Estimating Sample Size for Comparison of Two Means


Shawn Yarnes Ph.D., The Ohio State Univeristy

This page describes the calculations behind the estimation of sample size needed to statistically compare two means.


  • Estimate the sample size required to differentiate two means
  • Estimate the minimum detectable difference between two means dictated by a given sample size
  • Understand the relationship between sample size, error, and minimum detectable difference


N = [(4σ2)(Z(1-(α/2)) + Z(1-ß))2] ÷ E2 


N = total sample size (number of experimental units within both treatments)
σ = assumed standard deviation of each treatment response (both treatments assumed equal)
Z(1-(α/2))= related to the chosen significance criterion α; can be found in normal distribution tables, or calculated in Microsoft Excel using the formula = NORM.S.INV(1- (α/2)
Z(1-ß)= related to the chosen power, or sensitivity of the experiment; can be found in normal distribution tables, or calculated in Microsoft Excel using the formula = NORM.S.INV(1-β)
E = minimum detectable difference between treatment means

To solve the equation for total sample size you first must assign a priori values. The variables, Z(1-(α/2) and  Z(1-ß) are set based on acceptable confidence and power levels, generally determined by scientific discipline. The variable, σ, is the assumed standard deviation of treatment based on prior knowledge, measured either from a pilot or preliminary study or from previous work, and E is the magnitude of the difference the investor hopes to be able to statitisically differentiate in the experiment. Once these four a priori values are set, the total sample size, N, can be calculated.

Steps to Solve Equation

  1. To determine Z(1-(α/2) you must choose an acceptable confidence level. The minimum confidence level accepted in science is 95%. Setting the confidence level to 95% means that the investigator is willing to accept a 5% chance that a statistical test will generate a false positive result, or Type-1 error. The significance criterion for a 95% confidence level is denoted as, α = 0.05. The value corresponding to α = 0.05 is 1.96.
  2. To determine Z(1-ß) you must choose the sensitivity, or power, of your experiment. A power of 90% means that the investigator is willing to accept a 10% chance that a statistical test will generate a false negative result, or a Type-2 error (ß). The value corresponding to ß = 0.10 is 1.28.
  3. Set a value for the ideal level of minimum detection. Assume that the investigator would like to detect a difference of 0.5g in dry weights between two treatments (E = 0.5).
  4. The final step is to develop the estimate of error, standard deviation (σ), that might reasonably be expected in the experiment, either from a preliminary experiment or from previous similar studies. Assume that you have the results of a small-scale (Table 1) pilot study. Individual plants representing the eventual control treatment were grown under similar conditions as the anticipated large-scale experiment, and their dry weights recorded in the table below. From these values the standard deviation can be calculated. Standard deviation is the degree to which individuals within the sample differ from the sample mean. In this case σ = 5.88.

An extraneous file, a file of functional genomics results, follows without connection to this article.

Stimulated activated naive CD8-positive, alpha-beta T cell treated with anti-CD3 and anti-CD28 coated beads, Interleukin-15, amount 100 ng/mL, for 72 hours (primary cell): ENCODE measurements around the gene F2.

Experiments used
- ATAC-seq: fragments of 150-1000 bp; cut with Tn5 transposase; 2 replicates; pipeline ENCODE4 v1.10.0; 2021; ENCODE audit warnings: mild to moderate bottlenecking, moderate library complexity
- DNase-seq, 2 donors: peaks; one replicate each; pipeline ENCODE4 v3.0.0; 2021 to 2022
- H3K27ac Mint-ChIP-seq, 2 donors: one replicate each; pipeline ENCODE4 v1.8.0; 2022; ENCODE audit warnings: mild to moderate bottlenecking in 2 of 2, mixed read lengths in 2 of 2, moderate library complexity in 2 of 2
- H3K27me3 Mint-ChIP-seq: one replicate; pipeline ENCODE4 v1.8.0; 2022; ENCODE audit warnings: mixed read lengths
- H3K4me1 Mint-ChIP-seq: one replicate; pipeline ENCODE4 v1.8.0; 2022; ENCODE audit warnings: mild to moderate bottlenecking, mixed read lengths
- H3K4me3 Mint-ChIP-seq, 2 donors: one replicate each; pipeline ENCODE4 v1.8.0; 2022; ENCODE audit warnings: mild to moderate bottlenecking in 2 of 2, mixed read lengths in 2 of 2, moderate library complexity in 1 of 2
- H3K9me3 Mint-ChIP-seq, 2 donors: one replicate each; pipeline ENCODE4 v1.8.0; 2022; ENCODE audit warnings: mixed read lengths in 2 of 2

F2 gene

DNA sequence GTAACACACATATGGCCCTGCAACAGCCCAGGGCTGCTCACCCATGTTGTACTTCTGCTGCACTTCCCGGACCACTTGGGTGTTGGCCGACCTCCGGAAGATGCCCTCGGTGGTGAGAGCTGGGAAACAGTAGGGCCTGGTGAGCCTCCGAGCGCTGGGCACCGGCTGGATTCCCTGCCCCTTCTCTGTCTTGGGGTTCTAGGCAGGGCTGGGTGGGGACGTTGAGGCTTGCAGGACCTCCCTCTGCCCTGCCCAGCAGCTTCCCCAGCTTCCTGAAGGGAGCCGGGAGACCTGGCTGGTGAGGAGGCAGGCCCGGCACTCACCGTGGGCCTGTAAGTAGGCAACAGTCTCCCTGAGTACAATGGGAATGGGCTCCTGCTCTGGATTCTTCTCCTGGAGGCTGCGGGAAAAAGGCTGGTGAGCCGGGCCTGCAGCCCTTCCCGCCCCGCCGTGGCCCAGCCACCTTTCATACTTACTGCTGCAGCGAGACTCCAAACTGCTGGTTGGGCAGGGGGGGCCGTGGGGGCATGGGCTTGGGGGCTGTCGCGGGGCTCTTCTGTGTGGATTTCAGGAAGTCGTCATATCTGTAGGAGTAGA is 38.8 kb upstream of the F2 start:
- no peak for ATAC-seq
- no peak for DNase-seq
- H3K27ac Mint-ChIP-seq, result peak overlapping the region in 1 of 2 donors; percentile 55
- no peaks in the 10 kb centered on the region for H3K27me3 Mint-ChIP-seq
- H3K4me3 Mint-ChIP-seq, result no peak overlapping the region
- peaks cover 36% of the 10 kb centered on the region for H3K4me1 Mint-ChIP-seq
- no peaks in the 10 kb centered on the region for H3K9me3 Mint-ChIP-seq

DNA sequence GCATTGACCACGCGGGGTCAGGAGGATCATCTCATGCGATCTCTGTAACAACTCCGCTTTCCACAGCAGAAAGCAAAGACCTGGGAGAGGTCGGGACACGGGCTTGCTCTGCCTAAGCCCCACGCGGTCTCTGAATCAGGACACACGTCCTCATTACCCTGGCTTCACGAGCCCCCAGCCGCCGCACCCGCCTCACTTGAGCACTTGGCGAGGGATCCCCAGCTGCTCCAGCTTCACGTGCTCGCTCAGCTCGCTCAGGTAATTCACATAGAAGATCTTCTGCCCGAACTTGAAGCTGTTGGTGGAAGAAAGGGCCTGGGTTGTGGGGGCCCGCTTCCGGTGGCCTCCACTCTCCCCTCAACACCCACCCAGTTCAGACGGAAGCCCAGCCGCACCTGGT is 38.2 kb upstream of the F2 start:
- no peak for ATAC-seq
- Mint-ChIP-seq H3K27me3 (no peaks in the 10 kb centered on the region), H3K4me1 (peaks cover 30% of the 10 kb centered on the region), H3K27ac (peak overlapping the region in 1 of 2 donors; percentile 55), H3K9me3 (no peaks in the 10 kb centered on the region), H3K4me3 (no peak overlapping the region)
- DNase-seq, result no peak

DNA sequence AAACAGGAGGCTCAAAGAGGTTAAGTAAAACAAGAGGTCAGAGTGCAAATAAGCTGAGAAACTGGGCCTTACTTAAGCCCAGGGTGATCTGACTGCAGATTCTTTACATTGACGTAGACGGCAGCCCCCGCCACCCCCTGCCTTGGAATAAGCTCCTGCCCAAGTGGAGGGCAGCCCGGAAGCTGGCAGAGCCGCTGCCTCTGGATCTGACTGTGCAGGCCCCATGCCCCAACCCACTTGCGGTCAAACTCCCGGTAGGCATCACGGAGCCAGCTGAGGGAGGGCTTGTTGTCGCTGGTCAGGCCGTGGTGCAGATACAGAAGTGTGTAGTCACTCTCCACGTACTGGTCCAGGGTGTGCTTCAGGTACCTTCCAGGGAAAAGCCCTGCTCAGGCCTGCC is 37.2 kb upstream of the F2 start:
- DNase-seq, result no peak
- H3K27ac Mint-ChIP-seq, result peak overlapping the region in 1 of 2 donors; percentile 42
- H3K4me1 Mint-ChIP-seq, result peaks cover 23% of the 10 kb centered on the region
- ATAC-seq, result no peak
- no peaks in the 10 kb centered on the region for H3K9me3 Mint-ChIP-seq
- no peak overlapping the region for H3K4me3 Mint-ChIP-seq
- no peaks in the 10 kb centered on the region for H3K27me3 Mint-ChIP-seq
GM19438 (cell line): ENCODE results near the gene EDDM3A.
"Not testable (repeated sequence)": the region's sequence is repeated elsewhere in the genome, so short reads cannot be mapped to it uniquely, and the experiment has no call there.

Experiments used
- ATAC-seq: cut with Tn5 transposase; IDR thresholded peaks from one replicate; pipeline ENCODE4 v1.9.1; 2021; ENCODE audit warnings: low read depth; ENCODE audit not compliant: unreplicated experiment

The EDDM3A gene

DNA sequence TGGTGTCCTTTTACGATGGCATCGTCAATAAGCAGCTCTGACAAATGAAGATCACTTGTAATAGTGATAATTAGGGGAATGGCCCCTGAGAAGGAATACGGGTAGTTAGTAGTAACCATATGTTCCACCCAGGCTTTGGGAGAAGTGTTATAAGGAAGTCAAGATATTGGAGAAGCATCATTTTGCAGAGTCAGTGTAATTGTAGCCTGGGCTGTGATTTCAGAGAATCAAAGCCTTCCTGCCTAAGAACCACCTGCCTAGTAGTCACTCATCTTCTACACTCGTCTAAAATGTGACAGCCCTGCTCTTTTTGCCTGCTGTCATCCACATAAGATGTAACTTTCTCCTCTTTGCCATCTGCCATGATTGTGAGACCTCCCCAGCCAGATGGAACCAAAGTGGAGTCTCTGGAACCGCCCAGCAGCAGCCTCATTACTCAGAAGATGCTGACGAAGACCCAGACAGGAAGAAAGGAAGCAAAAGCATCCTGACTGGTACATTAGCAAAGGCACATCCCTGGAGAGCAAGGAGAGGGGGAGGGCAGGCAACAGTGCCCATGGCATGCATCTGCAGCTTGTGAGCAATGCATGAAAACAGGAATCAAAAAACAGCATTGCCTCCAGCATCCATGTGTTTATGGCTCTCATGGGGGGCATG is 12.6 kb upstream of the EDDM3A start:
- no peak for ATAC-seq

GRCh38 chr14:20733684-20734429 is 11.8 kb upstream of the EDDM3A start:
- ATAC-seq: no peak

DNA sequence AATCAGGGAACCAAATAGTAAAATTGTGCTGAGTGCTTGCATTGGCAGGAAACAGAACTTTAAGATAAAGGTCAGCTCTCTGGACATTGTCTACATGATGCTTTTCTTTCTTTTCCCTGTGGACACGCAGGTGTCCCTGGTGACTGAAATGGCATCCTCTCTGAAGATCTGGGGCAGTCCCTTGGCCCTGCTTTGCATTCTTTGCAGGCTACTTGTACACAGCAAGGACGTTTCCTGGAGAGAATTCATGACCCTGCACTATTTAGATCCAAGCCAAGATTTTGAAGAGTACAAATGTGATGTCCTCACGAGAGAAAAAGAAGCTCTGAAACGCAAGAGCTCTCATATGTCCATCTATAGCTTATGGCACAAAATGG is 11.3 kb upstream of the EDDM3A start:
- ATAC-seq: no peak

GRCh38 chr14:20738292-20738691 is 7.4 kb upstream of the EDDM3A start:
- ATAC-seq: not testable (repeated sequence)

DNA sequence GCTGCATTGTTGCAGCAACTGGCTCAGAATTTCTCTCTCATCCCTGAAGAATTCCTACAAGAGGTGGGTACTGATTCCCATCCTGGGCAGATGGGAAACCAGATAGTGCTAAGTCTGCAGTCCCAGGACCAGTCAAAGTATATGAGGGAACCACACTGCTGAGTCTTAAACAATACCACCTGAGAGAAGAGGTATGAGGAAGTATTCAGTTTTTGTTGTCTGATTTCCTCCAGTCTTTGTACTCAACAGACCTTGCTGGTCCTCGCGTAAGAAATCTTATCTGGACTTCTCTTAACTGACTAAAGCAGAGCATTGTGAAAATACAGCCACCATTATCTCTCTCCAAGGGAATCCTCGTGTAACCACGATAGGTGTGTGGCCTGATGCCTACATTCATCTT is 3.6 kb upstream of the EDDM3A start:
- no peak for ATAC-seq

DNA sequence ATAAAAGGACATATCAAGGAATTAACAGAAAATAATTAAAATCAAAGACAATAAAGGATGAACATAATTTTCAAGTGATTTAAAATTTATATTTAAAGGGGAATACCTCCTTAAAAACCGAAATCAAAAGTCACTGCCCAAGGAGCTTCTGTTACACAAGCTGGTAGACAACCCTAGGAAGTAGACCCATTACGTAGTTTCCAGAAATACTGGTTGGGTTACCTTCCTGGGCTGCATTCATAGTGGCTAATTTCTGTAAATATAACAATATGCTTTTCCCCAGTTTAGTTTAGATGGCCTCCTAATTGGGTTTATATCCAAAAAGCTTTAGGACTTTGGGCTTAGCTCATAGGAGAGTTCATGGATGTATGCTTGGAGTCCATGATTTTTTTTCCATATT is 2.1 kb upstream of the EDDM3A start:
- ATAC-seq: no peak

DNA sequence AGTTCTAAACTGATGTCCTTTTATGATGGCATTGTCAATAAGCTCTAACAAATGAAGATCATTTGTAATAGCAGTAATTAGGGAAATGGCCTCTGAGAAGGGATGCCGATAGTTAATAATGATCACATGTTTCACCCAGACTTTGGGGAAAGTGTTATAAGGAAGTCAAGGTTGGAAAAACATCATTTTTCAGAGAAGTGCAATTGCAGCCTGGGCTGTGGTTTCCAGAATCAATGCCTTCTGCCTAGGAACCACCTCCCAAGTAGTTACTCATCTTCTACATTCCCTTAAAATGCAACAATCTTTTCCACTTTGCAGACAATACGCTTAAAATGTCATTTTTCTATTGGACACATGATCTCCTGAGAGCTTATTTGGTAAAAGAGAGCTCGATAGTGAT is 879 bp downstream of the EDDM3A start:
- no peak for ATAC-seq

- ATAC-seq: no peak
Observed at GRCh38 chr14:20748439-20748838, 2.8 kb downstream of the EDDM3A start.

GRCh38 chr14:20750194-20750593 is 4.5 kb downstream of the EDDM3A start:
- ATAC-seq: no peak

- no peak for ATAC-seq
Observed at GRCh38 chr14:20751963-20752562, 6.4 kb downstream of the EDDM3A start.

Dry Weight (g)

Table 1: Preliminary Results (n = 5)

= [(4)(5.88)2) (1.96 + 1.28)] ÷ (0.5)= 5,807

In this example the investigator would need to have treatment sizes of n = 2,904 plants (n = N ÷ 2 ) to detect a 0.5g difference between treatments.

Solving for Minimum Detectable Differences 

E = √[(4σ2 (Z(1-(α/2)) + Z(1-β)2) ÷ N

Consider that the investigator has learned that greenhouse space is limited to only 300 plants. The equation can be rearranged to determine the minimum detectable difference between treatment means for N=300.

= √[(4) (5.9)2 (1.96 + 1.28) ÷ 300] = 2.2 

Given the space constraints and the estimated standard deviation, the minimum difference that can be detected with 300 plants is 2.2g dry weight.

Relationship Between Sample Size, Minimum Detectable Difference, and Error


As sample size increases the minimum difference that can be detected increases, but at a diminishing rate. The most effective way to reduce sample size is to reduce error. The blue line represents the standard deviation of plant dry weights observed in the previously mentioned pilot study (σ = 5.9). To detect a 1g difference in dry weights between the two treatments requires a total sample size of 1,454. The red line represents a smaller error measurement of σ = 2.00, that could perhaps be obtained by growing clonal plants instead of siblings. With less variation, the total sample size needed to detect a 1g difference in dry weight is only 168 plants. 

Additional Resources

Many statisitics text books provide detailed explainations of sample size estimations:

Kuel, R.O. (2000) Design of Experiments: Statistical Principles of Research Design and Analysis, 2nd Duxbury Press, Pacific Grove.

Steel, R. G. D., and J. H. Torrie. 1980. Principles and procedures of statistics a biometrical approach. McGraw-Hill Book Comapany, New York.

Related eXtension Plant Breeding and Genomics Resources:

Equation to Estimate Sample Size Required for QTL Detection
Gene Pyramiding Using Molecular Markers

Funding Statement

Development of this page was supported in part by the National Institute of Food and Agriculture (NIFA) Solanaceae Coordinated Agricultural Project, agreement 2009-85606-05673, administered by Michigan State University. Any opinions, findings, conclusions, or recommendations expressed in this publication are those of the author(s) and do not necessarily reflect the view of the United States Department of Agriculture.

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